What I’m saying is: be the lizard. The mammals—that is, mainstream scientists, the ones who get PhDs and professor jobs—have their niche covered. What we need is more people doing botany in their backyards. We need basement chemists. We need amateur geologists and meteorologists.
Heck, if some mammals want to try a different niche, so much the better: ditch the projects you think are pointless, do the thing you think is most important, write it in your own words, and put it on the internet. There’s plenty of space for everyone.
“HELP, I AM WORRIED THAT MOST OF THE STUFF THESE PEOPLE MAKE WILL BE BAD!”
It will be! But remember two things.
Most of the professional science we produce right now is bad. Seriously, pick a paper at random and see how well it holds up. We recently found out that the chair of a Harvard department probably faked a bunch of her data. The bar is not high, folks!
Bad stuff is okay. I cannot stress enough that science is a strong-link problem, and what we really care about is how much good stuff we get, even if it means we also get a bunch of bad stuff.
THE DEATH OF THE DABBLERS
What I’m proposing here isn’t actually new. In fact, it’s ancient. People have been making knowledge in all sorts of ways ever since Socrates started walking around and saying stuff.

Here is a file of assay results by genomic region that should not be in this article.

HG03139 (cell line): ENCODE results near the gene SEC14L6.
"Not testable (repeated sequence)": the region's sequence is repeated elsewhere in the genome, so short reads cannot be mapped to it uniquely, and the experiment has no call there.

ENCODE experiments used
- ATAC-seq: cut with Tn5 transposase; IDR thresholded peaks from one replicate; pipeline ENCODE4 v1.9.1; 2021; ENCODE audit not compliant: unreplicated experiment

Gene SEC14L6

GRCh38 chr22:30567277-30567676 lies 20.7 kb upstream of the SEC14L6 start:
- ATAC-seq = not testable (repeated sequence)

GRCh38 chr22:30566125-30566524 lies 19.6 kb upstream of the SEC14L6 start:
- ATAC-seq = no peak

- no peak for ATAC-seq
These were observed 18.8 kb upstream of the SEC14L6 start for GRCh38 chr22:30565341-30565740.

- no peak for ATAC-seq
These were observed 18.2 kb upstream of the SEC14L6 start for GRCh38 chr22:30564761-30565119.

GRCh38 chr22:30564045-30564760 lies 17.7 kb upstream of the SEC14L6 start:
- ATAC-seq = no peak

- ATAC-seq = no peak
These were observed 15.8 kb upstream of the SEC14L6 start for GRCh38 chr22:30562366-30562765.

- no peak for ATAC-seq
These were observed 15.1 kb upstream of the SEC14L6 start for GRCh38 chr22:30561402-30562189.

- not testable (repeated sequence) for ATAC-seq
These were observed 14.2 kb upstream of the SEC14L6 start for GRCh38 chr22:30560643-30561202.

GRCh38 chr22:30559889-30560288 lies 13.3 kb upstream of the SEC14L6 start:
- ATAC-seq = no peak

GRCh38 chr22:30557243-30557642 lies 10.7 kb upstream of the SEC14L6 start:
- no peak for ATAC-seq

Some of these people didn’t have traditional jobs because they didn’t have to. Francis Galton, the guy who came up with (among many other things), correlation, twin studies, fingerprinting, weather maps, and questionnaires, was independently wealthy. So were Darwin and Boyle and many of the members of the original Royal Society and British Association. As I wrote in my review of Galton’s autobiography, dabbling in science used to be a common pastime for rich dudes—a little astronomy here, a little vivisection there.
Money makes everything easier, obviously, but plenty of now-legendary scientists had to do their thing part-time while finding other ways to pay the bills. Einstein published some of his most important work while he was still a patent clerk. Thomas Bayes, whose theory of probability still sets nerd hearts aflutter, was a priest. Gregor Mendel, the pea plant guy who founded genetics, was a monk. Galileo and Da Vinci spent much of their careers trying to worm their way into the good graces of various patrons. Marie Curie did her early work in a shed next to a French university; they only gave her a job after she got famous. Antonie van Leeuwenhoek sold drapes to support his side hustle of inventing microbiology.
I predict that these last few decades, in which professional science nearly eradicated the dabbler and the part-timer, will turn out to be a blip in history, for two reasons. First, the structures of academia are so warped, competition is so fierce, and opportunities are so scarce that even its biggest adherents spend most of their time complaining about it. When numerous Nobel Laureates are saying that they couldn’t have done their Nobel Prize-winning work in today’s system, something’s bound to break.
And second, for the first time in human history, the tools of science are cheap, and knowledge is nearly free. Your laptop can store and analyze more data than Galileo could have even imagined. Internet pirates have toppled the scientific paywall and made nearly every paper ever written freely accessible to everybody. Nobody can stop you from uploading a PDF of your research to the internet, where tens of thousands of people might see it. The only thing stopping you from jumping in is your own fear.